Christians in Iraq remain shaken by the twin suicide bombing in Baghdad. It was the first mass-casualty attack since 2018, killing at least 32 people and wounding more than a hundred. IS took credit, stirring fears of a resurgence. Samuel of Redemptive Stories says believers are shaken, but they’re pressing on to make Christ known. ‘I had the privilege to talk to a pastor on the very night of the suicide attacks and he said, ‘Our spiritual condition as a church is well; our physical condition is well; but our emotional state, as a church, is sad. The church had seen three years of almost peaceable activity. Now suddenly, out of nowhere, there are these significant attacks. The hope of Christ shines brightly amid such tumult.’
On 27 November, around 7:30 am, Nei was having breakfast with her husband, Yasa, and saw about ten unknown people visiting Naka, at a nearby house. Soon after that terrorists Ali Kalora and Jaka Ramadan entered the house and took Yasa and Nei outside. Yasa was tied up, stabbed in the back, then decapitated with a machete. One of the terrorists, near Yasa’s house, gave a signal to villagers to flee, allowing several witnesses and children to escape. Naka and his son Pedi were set on fire, as was their house and eight other homes. Terrorists also torched the Salvation Army house of worship. Another Christian, Pinu, was stabbed to death. Approximately 750 people fled their homes after the attack. Police suspect militants with allegiance to IS carried out the violence, as the leader of the outlawed group was seen at the scene of the crime.
Suspected IS-aligned militants herded dozens of fleeing victims to soccer fields to execute them and abducted others, in weekend raids in Mozambique. The commander of the police force said extremists carried out attacks on several villages in the Cabo Delgado province. They beheaded over fifty people, abducted women and children and burnt down homes. Then they went after those who had fled to the woods and continued their macabre actions. The BBC, and privately-owned Pinnacle News, reported that villagers in Mautide who tried to run were taken to the field and chopped to pieces. Police learned of the massacre committed by the insurgents through reports of people who found corpses in the woods The oil-rich Cabo Delgado province has seen a rise of terror attacks since 2017 by ASWJ militants who have officially pledged allegiance to IS Central Africa Province.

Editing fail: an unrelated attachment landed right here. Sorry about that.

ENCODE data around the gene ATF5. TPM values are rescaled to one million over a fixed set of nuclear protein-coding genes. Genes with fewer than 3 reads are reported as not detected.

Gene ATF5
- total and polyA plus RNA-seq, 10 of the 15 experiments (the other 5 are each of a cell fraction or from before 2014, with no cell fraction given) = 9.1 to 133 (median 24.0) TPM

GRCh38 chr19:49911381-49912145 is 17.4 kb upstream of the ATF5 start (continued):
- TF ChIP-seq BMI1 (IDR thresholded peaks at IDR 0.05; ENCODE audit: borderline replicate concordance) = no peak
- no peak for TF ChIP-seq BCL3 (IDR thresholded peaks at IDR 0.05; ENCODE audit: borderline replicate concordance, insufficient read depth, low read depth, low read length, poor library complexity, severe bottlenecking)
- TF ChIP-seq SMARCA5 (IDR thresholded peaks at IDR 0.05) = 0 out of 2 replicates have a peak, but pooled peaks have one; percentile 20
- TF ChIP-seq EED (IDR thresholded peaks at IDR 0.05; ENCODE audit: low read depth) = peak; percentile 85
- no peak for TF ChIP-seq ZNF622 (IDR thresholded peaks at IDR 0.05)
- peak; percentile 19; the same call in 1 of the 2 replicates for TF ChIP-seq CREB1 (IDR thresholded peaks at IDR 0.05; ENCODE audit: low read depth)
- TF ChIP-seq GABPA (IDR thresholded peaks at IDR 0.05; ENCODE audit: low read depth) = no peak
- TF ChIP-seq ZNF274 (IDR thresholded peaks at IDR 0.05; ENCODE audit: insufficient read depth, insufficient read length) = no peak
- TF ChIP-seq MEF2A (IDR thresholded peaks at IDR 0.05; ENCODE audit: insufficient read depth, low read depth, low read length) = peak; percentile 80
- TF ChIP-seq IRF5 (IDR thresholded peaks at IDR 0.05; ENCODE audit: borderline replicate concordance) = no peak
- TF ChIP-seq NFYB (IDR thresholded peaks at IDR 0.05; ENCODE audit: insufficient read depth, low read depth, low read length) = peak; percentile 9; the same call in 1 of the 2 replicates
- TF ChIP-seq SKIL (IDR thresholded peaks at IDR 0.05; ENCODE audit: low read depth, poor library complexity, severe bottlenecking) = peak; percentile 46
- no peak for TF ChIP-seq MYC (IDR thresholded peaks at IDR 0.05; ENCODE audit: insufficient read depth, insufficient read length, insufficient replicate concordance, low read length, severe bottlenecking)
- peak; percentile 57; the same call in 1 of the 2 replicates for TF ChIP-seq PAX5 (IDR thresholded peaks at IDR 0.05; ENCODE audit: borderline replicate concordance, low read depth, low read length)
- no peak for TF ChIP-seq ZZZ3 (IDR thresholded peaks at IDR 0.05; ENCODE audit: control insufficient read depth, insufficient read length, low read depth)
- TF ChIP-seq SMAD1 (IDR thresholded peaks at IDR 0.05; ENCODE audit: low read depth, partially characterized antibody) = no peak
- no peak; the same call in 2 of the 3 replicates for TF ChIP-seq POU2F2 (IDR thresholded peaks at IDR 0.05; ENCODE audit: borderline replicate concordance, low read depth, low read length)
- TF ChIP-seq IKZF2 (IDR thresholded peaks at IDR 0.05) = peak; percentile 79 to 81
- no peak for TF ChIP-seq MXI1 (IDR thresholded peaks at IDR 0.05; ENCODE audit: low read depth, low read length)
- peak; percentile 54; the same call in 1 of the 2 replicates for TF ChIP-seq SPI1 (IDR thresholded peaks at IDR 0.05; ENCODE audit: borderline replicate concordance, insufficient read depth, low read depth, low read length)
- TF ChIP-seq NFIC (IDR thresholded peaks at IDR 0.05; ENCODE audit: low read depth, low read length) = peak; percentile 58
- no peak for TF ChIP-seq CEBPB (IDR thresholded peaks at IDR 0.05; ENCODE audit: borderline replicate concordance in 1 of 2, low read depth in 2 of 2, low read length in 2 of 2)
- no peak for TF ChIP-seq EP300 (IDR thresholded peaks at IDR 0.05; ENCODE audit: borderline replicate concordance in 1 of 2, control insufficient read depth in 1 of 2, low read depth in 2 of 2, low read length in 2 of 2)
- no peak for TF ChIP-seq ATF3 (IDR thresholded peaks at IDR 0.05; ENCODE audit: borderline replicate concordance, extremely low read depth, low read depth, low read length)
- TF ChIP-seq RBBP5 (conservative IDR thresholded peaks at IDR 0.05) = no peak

A 20-year-old gunman, Kujtim Fejzulai, previously convicted of trying to travel to Syria to join IS, was killed by police after he had gone on a shooting spree, killing four different people at different locations in Vienna. 23 people including a policeman were wounded; three of them are still in a critical condition. The victims were in an area near the central synagogue, full of people in bars and restaurants. Several arrests were made during searches. The IS group claimed responsibility, but there is no evidence of any accomplice. Fejzulai had been freed from prison in December 2019 after completing a de-radicalisation programme.
The Centre for Global Policy (CGP) has called on European governments to intervene urgently on behalf of 750 children of EU member states citizenship who are held in IS detention camps in Syria. CGP’s latest report said that urgent intervention and support was needed. The report, entitled ‘The children of IS detainees - Europe's dilemma’, was based on research that focused on two camps in northeast Syria where 70,000 women and children are being detained. At least 12,000 of the detainees are foreign nationals. While public opinion in EU member states is strongly opposed to repatriating IS members and affiliates, the report emphasised, ‘Leaving them in these camps will not keep anyone safe’.